We have around two more weeks before mounting our “LS40” concert at the Philippine International Convention Center.
Over the last month, we’ve nailed down our repertoire and farmed out songs to different arrangers to orchestrate, while I’ve been studying songs at a leisurely pace. Allow me to thank in advance the following: Gerard Salonga, Ria Villena-Osorio, JC Magsalin, Saunder Choi, Lawrence Yurman, JD Villanueva, Jed Balsamo and Marvin Querido for your wonderful work.
I tend to get paranoid when it comes to concert preparation, so the earlier I start, the better and more at ease I feel.
Learning a ton of new music is always a fun endeavor. Trying to figure out one’s way around a piece—vocally, mentally and emotionally—is an adventure.
One day, I can commit a full song to memory without issue; another will feel like I’m pushing a boulder up a hill. There are moments when I get stuck, when lyrics or melodies just won’t stick to my brain, when the natural flow of a song just doesn’t happen. That’s when I stop, put down my headphones, and engage in another activity.
I play video games.
My preferred genre is the RPG, or role-playing game. This is when I take on the character of the game’s protagonist.
In “God of War,” I am Kratos, a Greek demigod seemingly straight out of the film, “300.” In “Assassin’s Creed: Origins,” I am Bayek of Siwa, an Egyptian assassin. In “Tomb Raider,” I am Lara Croft, unearthing artifacts and disposing of enemies.
Right now, my game of choice is “Persona 5,” and I am playing the role of the hero.
Yeah, he’s just called “The Hero”—his name in the game is purely the player’s choice.
At the outset, I thought that this would be a game not unlike “Final Fantasy.” You have a team of four active players in total, with a few more on standby. As you progress in the game, more players join your team, which then gives you the option of assembling the ideal foursome.
Attacks can vary from magic to melee or gunfire, and it’s up to you to figure out which enemy is weak to what.
The hero also has the additional gift of controlling different personas. (For a full explanation of how this game is played, there are many extensive how-to guides online.)
“Persona 5” is a fantastic turned-based RPG if we’re to look at it on the basis of mechanics and gameplay alone.
However, most impressive to me is its commentary on the adults placed in somewhat “influential” positions: a physical education teacher, an art master, a mafia higher-up, a fast-food company CEO and a politician in line to be the next Prime Minister (the game is set in modern-day Japan).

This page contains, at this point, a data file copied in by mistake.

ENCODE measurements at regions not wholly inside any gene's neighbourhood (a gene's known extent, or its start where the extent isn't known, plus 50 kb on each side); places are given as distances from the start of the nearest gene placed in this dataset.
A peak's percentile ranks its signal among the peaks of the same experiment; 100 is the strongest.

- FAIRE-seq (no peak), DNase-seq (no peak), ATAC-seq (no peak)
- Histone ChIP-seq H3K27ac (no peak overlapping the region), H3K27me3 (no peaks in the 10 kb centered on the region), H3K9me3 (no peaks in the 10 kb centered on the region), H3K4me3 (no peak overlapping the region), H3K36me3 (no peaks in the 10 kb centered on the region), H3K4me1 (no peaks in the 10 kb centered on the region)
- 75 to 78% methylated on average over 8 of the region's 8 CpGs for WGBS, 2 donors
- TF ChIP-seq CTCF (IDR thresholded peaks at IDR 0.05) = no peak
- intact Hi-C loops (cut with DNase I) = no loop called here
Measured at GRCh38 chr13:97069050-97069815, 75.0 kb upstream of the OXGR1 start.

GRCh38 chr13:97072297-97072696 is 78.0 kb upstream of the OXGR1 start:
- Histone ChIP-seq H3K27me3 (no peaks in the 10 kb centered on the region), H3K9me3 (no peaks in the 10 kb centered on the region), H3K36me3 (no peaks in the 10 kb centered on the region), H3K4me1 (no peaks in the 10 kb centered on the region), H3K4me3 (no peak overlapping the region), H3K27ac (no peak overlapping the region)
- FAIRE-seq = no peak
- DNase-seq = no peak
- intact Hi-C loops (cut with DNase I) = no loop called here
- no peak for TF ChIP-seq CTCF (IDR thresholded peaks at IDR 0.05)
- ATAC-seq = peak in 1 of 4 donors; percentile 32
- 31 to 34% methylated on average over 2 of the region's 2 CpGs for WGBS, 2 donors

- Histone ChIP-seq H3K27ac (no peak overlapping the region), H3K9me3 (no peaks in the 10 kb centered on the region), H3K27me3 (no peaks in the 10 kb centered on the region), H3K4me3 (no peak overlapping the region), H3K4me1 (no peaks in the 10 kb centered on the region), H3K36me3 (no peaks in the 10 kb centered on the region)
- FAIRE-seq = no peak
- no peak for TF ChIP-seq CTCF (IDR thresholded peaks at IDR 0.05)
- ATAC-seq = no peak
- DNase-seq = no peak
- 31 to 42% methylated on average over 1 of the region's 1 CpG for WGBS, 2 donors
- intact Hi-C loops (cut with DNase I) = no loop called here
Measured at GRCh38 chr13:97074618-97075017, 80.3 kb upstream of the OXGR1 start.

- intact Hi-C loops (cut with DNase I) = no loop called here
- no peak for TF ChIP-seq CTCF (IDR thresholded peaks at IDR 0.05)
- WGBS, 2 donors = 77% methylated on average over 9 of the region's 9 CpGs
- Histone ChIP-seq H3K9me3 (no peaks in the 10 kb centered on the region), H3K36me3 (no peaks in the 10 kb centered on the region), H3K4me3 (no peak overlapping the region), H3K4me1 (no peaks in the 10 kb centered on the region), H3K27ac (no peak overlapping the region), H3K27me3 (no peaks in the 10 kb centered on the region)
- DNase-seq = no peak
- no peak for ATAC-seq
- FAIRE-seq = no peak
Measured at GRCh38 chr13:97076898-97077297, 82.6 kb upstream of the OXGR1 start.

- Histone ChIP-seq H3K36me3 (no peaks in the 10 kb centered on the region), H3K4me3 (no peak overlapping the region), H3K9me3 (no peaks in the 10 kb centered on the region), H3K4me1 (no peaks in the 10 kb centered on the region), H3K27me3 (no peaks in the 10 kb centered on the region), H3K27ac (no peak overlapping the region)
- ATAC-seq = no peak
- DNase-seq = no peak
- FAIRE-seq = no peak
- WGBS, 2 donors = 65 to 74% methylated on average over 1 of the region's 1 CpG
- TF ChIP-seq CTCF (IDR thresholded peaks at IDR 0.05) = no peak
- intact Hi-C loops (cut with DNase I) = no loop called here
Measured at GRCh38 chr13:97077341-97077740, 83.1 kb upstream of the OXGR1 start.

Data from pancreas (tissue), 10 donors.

The teacher is a former Olympian, and uses his influence to sexually harass female students and physically abuse all in his charge in general; the art master revered by the public plagiarizes the work of his students; the mafia boss blackmails and extorts money from high school kids; the CEO overworks his employees and sees them as nothing more than robots, and would use his own daughter to marry off in order to fulfill his political ambitions; and the Prime Minister-wannabe gets rid of his enemies and former allies in order to reach the pinnacle of power.
And the players, all of them high school students, take each of them down one by one by “stealing their hearts” and making them confess their crimes to the police.
If only real life were this simple: instigate a change of heart to make a bad person good.
There were quite a few moments during my own gameplay where I was taken aback by some of the antagonist’s dialogue.
For example, the aspiring Prime Minister says things like, “The ignorant masses only care about their own personal happiness. I am merely granting that for them,” just before the team takes him apart. The other enemies are similarly built, bulldozing the weak in order to become strong.
Perhaps, more than anything, I’m drawn to the youthful idealism of its protagonists.
Granted, they aren’t perfect as they are; they’re outcasts. But their desire to help people and make the world a better place is admirable.
Its somewhat patriarchal tone and slightly flawed portrayal of gay men and teenage boys notwithstanding, this is a game I’d highly recommend.
It’s beautifully illustrated with its cut scenes in 2D anime style and 3D rendering for gameplay, and wonderfully musically scored, with its songs played on loop within the game worthy of a listen on their own.
So far, I’ve spent around 153 hours on “Persona 5.” From the looks of things, I’ll be investing even more.
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